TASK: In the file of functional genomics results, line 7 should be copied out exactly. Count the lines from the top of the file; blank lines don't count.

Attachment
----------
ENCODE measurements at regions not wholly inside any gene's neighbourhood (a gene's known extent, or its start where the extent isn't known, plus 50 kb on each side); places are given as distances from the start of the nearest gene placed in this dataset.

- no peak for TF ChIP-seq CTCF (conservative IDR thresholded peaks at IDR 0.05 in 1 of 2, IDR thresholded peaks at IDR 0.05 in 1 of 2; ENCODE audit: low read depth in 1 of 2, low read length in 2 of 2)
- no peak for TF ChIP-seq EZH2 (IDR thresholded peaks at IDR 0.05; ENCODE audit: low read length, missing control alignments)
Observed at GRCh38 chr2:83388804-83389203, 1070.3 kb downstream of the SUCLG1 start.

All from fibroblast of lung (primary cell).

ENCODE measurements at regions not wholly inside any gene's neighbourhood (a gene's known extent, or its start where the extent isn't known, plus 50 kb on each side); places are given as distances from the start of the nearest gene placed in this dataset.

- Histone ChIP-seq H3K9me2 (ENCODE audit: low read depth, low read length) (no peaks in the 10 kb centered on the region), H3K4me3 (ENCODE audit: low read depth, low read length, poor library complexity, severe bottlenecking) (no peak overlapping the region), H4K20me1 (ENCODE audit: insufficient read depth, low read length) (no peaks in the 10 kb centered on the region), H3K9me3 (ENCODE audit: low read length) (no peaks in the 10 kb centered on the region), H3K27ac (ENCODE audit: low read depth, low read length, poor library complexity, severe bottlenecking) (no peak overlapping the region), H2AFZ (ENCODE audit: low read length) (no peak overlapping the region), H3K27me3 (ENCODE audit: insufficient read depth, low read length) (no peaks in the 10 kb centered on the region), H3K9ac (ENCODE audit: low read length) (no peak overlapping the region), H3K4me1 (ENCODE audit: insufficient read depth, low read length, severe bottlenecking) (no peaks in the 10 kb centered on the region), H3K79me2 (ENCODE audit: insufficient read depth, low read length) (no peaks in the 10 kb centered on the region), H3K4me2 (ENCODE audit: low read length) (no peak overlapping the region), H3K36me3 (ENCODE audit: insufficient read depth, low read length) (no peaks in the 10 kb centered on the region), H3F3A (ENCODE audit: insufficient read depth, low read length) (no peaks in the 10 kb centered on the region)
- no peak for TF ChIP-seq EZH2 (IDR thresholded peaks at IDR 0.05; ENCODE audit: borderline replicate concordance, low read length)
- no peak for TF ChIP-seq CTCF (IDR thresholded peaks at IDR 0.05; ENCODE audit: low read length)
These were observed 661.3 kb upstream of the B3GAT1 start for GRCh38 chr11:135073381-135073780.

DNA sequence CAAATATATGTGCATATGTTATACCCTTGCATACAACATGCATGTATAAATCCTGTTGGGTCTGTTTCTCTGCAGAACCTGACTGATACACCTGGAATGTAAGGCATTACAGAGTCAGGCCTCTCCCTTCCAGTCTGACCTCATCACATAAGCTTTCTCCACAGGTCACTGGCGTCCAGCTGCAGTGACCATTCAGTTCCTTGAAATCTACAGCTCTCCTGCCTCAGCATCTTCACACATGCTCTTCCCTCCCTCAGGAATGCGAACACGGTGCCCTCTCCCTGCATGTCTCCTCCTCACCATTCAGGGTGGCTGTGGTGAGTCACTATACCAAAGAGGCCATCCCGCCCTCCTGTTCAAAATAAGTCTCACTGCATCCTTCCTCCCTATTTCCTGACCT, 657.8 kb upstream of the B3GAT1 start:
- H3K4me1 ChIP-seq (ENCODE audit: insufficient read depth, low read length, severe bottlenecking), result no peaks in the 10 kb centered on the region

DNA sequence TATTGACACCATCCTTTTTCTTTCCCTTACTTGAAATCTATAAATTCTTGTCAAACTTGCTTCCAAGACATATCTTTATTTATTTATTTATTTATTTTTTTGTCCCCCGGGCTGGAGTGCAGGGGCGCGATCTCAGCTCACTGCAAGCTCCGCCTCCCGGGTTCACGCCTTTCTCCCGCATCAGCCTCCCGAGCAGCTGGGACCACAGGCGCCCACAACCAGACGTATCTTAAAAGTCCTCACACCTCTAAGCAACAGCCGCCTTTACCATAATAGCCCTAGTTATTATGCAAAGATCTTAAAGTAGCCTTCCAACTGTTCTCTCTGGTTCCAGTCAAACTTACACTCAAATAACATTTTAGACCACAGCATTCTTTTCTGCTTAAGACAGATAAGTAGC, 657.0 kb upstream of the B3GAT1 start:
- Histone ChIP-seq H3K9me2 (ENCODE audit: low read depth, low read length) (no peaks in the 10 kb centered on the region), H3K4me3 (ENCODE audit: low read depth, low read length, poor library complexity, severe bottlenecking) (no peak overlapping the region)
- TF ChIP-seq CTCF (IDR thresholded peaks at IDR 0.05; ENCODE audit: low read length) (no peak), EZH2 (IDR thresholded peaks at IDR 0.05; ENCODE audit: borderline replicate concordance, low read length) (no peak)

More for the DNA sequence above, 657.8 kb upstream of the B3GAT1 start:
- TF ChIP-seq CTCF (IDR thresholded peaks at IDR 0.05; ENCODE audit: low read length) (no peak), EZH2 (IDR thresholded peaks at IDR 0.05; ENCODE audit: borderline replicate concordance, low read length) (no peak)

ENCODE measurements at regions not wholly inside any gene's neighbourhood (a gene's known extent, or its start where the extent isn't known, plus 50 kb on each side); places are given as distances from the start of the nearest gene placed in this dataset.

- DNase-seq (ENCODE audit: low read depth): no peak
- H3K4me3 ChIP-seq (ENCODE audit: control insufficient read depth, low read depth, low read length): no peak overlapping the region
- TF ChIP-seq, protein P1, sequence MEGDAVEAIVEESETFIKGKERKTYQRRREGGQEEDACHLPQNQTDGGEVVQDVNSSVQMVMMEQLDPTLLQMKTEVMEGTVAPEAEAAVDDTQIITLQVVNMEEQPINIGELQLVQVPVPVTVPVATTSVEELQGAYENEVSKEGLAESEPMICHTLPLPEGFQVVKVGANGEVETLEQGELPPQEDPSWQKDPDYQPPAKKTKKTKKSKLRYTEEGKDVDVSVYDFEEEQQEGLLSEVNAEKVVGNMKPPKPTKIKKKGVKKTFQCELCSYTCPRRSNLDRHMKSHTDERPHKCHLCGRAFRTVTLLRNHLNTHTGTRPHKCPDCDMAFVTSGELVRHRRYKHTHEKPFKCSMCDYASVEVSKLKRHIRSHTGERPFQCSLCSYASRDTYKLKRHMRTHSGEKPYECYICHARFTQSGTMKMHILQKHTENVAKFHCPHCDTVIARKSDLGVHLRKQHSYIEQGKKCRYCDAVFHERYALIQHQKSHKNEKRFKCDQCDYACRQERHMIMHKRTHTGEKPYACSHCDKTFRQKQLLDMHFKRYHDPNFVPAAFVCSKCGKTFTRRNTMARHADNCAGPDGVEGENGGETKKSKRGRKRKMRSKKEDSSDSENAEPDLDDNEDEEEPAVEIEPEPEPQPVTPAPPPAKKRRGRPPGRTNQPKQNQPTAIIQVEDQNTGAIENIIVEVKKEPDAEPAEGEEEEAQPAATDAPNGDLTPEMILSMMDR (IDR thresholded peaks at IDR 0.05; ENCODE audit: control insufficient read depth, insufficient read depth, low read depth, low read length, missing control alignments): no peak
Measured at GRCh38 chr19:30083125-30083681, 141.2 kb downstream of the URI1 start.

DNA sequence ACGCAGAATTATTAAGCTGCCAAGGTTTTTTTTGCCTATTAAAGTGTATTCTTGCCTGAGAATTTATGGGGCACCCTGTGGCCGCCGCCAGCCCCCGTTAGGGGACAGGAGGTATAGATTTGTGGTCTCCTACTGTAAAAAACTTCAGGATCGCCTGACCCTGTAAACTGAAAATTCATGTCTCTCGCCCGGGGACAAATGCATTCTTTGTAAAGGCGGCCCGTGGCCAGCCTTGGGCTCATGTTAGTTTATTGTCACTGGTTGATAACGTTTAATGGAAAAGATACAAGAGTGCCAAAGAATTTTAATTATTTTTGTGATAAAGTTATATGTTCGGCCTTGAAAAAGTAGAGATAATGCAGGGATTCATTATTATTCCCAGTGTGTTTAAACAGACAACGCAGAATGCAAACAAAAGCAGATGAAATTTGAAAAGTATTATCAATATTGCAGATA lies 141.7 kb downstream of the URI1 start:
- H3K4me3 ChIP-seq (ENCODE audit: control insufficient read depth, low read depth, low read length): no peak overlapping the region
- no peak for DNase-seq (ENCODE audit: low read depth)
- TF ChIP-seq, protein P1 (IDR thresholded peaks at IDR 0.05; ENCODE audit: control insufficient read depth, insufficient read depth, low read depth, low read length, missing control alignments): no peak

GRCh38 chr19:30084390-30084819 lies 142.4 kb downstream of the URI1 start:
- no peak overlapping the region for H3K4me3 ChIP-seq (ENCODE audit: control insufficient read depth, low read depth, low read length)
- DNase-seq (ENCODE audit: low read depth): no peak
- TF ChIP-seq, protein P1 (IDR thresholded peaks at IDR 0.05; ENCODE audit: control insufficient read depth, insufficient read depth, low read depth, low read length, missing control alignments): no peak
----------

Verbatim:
- Histone ChIP-seq H3K9me2 (ENCODE audit: low read depth, low read length) (no peaks in the 10 kb centered on the region), H3K4me3 (ENCODE audit: low read depth, low read length, poor library complexity, severe bottlenecking) (no peak overlapping the region), H4K20me1 (ENCODE audit: insufficient read depth, low read length) (no peaks in the 10 kb centered on the region), H3K9me3 (ENCODE audit: low read length) (no peaks in the 10 kb centered on the region), H3K27ac (ENCODE audit: low read depth, low read length, poor library complexity, severe bottlenecking) (no peak overlapping the region), H2AFZ (ENCODE audit: low read length) (no peak overlapping the region), H3K27me3 (ENCODE audit: insufficient read depth, low read length) (no peaks in the 10 kb centered on the region), H3K9ac (ENCODE audit: low read length) (no peak overlapping the region), H3K4me1 (ENCODE audit: insufficient read depth, low read length, severe bottlenecking) (no peaks in the 10 kb centered on the region), H3K79me2 (ENCODE audit: insufficient read depth, low read length) (no peaks in the 10 kb centered on the region), H3K4me2 (ENCODE audit: low read length) (no peak overlapping the region), H3K36me3 (ENCODE audit: insufficient read depth, low read length) (no peaks in the 10 kb centered on the region), H3F3A (ENCODE audit: insufficient read depth, low read length) (no peaks in the 10 kb centered on the region)